Mitch Daniels and the Judiciary

My post yesterday on Mitch Daniels stirred up what I regard as a healthy, informative, and highly civil debate. Those commenting addressed my argument concerning Daniels’ proposal that there be a “truce” on the social issues and what I had to say concerning his failure to say a single substantial word to date regarding our strategic situation and the direction of American foreign policy.

No one took up my third point, however, and I think that it deserves careful attention – so I will return to it and invite comment. On Friday, as I indicated in my earlier post, Jennifer Rubin posed this question: What about the Supreme Court? What sort of judges would Daniels be apt to appoint?

And what Rubin had to report with regard to Daniels’ record in appointing judges in Indiana was disturbing in the extreme. Here is what  Carrie Severino had to tell us:

The single most important judicial issue in Indiana is the ongoing debate over the state’s method for appointing appellate judges. It’s not much of a debate, actually, thanks in part to Daniels. Indiana uses a form of the Missouri Plan, the commission-based method for choosing judges that was designed by Progressive Era lawyers to put “experts” in charge of judicial selection. The “experts,” of course, are lawyers. When the issue was in front of Daniels, he took the worst possible approach. In 2009, overwhelming majorities of the Indiana General Assembly (88-3 in the House, 35-15 in the Senate) approved legislation to kill that method in parts of Indiana. Governor Daniels vetoed it. …

Then, when Indiana had a supreme court vacancy to fill, he failed to say a single word about the state’s flawed judicial-selection process and dutifully appointed a nominee sent to him by the state’s nominating commission.

Who was that nominee? None other than Steven H. David. And who is David? Here is what Severino reports:

David is a former chief defense counsel for detainees at Guantanamo Bay who praised the majority opinion in Boumediene v. Bush with this trite quote: “The most important thing that Boumediene held is something that I always thought was obvious … that in America, there are no law-free zones.” Or maybe he could explain why the official Steven David bio released by his office announced the fact that David is a member of the American Judicature Society, the leading institutional proponent of the Missouri Plan, and beneficiary of more than $1 million in contributions from George Soros’s Open Society Institute since 2000. Daniels may well have chosen the least bad option presented to him by the commission, but that cannot excuse him supporting a system that ties the governor’s hands to such an extent that he can only choose the least offensive of three liberal nominees.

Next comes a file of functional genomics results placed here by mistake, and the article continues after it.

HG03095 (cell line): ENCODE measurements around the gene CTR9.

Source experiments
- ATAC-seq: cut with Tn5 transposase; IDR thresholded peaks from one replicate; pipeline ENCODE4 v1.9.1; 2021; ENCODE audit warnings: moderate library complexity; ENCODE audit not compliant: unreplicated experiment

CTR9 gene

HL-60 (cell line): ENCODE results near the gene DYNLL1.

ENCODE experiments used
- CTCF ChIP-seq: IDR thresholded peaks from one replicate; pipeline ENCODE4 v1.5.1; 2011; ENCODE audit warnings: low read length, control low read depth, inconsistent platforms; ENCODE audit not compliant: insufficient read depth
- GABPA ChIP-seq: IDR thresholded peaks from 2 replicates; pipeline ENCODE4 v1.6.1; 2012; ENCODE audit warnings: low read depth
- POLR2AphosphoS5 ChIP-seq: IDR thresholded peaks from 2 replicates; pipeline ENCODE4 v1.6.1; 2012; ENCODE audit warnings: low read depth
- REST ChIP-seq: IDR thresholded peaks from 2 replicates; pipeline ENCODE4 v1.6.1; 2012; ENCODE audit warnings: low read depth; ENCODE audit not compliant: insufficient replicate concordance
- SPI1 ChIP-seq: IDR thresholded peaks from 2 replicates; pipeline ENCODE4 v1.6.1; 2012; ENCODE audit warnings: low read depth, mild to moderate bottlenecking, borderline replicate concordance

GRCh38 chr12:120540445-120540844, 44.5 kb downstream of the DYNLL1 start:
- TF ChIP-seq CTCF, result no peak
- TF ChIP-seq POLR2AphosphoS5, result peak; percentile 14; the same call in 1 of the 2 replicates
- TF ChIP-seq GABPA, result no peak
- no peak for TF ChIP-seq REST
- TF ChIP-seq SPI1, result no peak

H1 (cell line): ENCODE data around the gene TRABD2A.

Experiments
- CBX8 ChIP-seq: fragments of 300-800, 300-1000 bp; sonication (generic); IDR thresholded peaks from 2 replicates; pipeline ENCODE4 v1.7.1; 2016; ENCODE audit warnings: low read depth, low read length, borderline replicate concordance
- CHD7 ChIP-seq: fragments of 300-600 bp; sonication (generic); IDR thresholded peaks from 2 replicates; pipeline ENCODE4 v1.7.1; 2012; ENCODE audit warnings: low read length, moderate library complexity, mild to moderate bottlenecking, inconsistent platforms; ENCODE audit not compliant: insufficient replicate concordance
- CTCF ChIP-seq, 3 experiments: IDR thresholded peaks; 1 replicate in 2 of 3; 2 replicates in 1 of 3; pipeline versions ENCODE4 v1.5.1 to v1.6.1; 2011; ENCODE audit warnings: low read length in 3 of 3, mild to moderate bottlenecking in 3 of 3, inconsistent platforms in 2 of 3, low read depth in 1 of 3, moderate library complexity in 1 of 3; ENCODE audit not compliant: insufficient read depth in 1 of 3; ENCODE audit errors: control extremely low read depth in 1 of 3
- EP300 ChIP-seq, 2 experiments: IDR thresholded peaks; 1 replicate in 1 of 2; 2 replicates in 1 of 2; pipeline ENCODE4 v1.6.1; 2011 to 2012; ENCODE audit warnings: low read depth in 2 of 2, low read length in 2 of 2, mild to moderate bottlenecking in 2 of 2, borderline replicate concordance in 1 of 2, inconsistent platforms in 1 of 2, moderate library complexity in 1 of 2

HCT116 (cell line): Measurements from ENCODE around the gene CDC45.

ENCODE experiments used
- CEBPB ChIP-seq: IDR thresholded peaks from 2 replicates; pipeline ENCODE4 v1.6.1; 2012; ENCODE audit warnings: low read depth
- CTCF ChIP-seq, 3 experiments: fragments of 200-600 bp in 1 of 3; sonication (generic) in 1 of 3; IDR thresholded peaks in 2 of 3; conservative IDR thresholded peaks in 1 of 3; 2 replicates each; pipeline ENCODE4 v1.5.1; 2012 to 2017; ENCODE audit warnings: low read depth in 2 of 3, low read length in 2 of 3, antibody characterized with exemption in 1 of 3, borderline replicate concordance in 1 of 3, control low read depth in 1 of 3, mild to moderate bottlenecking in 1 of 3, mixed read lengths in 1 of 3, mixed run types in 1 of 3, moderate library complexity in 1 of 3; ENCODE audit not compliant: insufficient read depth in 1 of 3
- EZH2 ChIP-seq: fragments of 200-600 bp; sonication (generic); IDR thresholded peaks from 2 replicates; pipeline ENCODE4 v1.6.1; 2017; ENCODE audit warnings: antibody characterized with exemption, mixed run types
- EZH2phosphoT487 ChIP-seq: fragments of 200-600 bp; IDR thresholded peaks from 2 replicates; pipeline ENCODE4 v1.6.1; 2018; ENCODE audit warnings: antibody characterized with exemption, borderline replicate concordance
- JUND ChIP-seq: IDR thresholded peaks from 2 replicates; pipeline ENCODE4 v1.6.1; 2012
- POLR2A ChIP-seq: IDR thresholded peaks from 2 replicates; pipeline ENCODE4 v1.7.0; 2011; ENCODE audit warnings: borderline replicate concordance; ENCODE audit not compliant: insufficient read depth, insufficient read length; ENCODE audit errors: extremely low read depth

I would suggest – yesterday I did suggest – that this set of events ought to cause conservatives to pause and rethink. There is, as Rubin put it, “danger in electing a conservative who is focused on only one big thing; the other side winds up winning many important fights.”

We know that Daniels is a fiscal hawk, and we all admire him for his perseverance and resoluteness in that regard. Yesterday, I asked whether that is all that he is. He seems on occasion to have a way of standing in the way of very good things – such as bringing the Missouri Plan to an end, such as Right-to-Work. None of the recent Republican Presidents – not Reagan, not either Bush – turned out to be as good as he should have been when it came to appointments to the Supreme Court. Would Daniels be any better? It looks to me as if he would be much, much worse. Is there anyone within the Ricochet community who is willing to defend Daniels on this ground?

One final observation. Mitch Daniels is a member of the Ricochet community. It is in his power to respond to the criticism that I have made, and I urge him to do so. I would prefer, however, that he prove my misgivings entirely unfounded by articulating a stance with regard to our strategic situation and by acknowledging that the “truce” he proposed was a very bad idea.

Running for the Presidency can and ought to be educational. Among other things, it tests whether a candidate can rethink. I do believe that Mitch Daniels needs to do some rethinking, and I hope that Ricochet can contribute to this process. At this point, I myself look upon him as a potential prodigal son.